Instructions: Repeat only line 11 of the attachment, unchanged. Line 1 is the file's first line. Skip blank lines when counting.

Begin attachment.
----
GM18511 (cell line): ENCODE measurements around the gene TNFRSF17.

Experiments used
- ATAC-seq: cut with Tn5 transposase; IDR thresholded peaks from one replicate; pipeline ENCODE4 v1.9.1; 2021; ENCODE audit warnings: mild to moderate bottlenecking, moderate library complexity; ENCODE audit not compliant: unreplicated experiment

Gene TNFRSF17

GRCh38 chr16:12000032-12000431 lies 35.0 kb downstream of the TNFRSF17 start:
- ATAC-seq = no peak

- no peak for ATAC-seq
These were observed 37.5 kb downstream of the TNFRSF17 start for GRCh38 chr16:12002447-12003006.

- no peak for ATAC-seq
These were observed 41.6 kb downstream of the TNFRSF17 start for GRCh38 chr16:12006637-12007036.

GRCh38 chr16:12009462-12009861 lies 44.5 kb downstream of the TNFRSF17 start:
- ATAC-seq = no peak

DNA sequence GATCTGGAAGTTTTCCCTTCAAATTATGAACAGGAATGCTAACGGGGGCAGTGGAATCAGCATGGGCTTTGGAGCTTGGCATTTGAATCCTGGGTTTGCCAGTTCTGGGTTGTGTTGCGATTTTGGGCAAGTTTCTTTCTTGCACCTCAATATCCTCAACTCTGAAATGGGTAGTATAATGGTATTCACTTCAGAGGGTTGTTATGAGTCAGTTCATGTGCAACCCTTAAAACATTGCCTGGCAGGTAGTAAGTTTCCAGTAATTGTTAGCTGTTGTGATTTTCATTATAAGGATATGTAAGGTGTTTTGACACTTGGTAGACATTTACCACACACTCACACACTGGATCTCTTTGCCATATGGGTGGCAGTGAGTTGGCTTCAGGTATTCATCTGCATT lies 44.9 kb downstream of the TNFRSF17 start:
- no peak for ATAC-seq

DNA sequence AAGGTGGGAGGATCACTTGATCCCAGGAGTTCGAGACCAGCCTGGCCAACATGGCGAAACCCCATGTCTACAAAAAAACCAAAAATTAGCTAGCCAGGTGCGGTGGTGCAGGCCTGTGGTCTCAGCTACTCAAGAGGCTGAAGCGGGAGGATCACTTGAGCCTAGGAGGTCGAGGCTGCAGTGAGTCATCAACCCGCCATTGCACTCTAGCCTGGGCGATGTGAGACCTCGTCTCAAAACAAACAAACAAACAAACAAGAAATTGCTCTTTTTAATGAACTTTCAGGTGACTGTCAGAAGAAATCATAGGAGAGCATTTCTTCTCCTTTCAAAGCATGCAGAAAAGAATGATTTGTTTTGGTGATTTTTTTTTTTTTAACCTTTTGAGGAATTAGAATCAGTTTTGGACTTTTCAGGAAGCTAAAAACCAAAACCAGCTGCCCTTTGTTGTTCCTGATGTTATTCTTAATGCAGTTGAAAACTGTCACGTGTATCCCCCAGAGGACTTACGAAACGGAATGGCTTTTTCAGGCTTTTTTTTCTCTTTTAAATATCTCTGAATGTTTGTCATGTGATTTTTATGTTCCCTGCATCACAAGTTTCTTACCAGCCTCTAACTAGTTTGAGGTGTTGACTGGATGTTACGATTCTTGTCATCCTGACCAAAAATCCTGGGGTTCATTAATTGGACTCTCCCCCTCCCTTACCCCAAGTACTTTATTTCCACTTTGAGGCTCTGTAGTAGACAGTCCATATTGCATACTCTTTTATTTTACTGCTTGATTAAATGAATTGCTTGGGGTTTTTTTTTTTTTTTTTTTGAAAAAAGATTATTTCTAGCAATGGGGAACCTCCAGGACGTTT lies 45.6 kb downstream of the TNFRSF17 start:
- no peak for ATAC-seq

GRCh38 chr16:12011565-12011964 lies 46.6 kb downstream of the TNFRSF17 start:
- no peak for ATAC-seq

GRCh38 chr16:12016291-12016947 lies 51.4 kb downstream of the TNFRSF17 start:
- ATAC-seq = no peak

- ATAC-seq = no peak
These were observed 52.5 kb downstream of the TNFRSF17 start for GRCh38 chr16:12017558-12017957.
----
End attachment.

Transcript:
GRCh38 chr16:12009462-12009861 lies 44.5 kb downstream of the TNFRSF17 start: